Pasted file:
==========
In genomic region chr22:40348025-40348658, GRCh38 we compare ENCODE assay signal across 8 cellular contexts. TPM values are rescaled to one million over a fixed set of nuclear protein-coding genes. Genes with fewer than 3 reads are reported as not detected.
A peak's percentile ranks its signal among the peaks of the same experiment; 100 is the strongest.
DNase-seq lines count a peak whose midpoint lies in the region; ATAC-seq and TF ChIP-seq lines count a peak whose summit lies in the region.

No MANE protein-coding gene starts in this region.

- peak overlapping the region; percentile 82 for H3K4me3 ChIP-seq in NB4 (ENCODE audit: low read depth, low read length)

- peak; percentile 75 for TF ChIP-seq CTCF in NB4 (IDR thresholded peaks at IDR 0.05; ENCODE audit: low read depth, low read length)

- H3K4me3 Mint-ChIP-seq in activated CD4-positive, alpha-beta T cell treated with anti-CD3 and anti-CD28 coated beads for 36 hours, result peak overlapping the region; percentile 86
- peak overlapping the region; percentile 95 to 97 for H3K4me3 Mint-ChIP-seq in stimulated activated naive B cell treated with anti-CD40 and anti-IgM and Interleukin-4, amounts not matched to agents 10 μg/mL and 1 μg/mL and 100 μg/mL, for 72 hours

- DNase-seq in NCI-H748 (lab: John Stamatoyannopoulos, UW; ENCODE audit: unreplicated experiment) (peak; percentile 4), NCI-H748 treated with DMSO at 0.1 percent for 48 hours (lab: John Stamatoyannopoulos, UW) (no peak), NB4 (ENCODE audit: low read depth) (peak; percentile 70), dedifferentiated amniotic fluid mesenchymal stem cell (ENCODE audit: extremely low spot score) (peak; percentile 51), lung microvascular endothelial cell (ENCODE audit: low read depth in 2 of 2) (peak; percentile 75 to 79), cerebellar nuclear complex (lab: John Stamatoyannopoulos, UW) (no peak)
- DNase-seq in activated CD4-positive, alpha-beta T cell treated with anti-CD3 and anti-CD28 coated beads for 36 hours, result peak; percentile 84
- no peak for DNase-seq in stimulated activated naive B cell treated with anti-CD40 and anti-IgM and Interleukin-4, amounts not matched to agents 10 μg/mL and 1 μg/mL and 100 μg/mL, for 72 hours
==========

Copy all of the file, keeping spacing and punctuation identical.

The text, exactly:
In genomic region chr22:40348025-40348658, GRCh38 we compare ENCODE assay signal across 8 cellular contexts. TPM values are rescaled to one million over a fixed set of nuclear protein-coding genes. Genes with fewer than 3 reads are reported as not detected.
A peak's percentile ranks its signal among the peaks of the same experiment; 100 is the strongest.
DNase-seq lines count a peak whose midpoint lies in the region; ATAC-seq and TF ChIP-seq lines count a peak whose summit lies in the region.

No MANE protein-coding gene starts in this region.

- peak overlapping the region; percentile 82 for H3K4me3 ChIP-seq in NB4 (ENCODE audit: low read depth, low read length)

- peak; percentile 75 for TF ChIP-seq CTCF in NB4 (IDR thresholded peaks at IDR 0.05; ENCODE audit: low read depth, low read length)

- H3K4me3 Mint-ChIP-seq in activated CD4-positive, alpha-beta T cell treated with anti-CD3 and anti-CD28 coated beads for 36 hours, result peak overlapping the region; percentile 86
- peak overlapping the region; percentile 95 to 97 for H3K4me3 Mint-ChIP-seq in stimulated activated naive B cell treated with anti-CD40 and anti-IgM and Interleukin-4, amounts not matched to agents 10 μg/mL and 1 μg/mL and 100 μg/mL, for 72 hours

- DNase-seq in NCI-H748 (lab: John Stamatoyannopoulos, UW; ENCODE audit: unreplicated experiment) (peak; percentile 4), NCI-H748 treated with DMSO at 0.1 percent for 48 hours (lab: John Stamatoyannopoulos, UW) (no peak), NB4 (ENCODE audit: low read depth) (peak; percentile 70), dedifferentiated amniotic fluid mesenchymal stem cell (ENCODE audit: extremely low spot score) (peak; percentile 51), lung microvascular endothelial cell (ENCODE audit: low read depth in 2 of 2) (peak; percentile 75 to 79), cerebellar nuclear complex (lab: John Stamatoyannopoulos, UW) (no peak)
- DNase-seq in activated CD4-positive, alpha-beta T cell treated with anti-CD3 and anti-CD28 coated beads for 36 hours, result peak; percentile 84
- no peak for DNase-seq in stimulated activated naive B cell treated with anti-CD40 and anti-IgM and Interleukin-4, amounts not matched to agents 10 μg/mL and 1 μg/mL and 100 μg/mL, for 72 hours